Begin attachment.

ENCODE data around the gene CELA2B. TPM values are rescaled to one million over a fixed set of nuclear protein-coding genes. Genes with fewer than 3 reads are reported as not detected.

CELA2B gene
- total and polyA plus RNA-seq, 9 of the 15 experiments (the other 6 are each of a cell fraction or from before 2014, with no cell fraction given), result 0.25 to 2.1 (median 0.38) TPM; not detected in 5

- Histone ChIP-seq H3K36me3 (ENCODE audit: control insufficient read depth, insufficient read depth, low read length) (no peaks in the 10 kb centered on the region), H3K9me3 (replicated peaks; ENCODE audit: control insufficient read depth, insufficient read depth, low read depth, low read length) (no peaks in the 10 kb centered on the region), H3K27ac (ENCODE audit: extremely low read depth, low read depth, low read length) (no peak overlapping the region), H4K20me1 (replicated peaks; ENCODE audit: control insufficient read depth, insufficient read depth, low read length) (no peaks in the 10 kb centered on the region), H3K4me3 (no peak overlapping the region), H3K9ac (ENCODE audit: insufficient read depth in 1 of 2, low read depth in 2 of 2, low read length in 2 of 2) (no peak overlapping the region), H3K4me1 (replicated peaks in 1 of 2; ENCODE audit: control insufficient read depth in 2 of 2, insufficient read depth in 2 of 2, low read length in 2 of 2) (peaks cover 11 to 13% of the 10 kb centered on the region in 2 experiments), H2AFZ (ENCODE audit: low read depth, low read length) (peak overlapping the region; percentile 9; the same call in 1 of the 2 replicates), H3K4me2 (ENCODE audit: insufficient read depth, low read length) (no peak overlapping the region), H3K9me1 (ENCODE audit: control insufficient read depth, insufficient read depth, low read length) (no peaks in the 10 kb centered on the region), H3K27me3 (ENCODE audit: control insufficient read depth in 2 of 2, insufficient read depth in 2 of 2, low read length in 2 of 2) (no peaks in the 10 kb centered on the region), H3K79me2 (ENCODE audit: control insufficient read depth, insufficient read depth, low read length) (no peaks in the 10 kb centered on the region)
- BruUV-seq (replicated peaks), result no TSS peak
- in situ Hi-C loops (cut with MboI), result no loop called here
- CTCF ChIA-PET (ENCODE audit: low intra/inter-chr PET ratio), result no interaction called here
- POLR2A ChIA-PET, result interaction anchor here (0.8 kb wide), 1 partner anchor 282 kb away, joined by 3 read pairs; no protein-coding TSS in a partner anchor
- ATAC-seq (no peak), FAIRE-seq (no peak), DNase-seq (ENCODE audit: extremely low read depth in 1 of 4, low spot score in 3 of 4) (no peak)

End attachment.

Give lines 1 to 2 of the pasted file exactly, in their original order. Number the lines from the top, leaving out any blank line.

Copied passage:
ENCODE data around the gene CELA2B. TPM values are rescaled to one million over a fixed set of nuclear protein-coding genes. Genes with fewer than 3 reads are reported as not detected.

CELA2B gene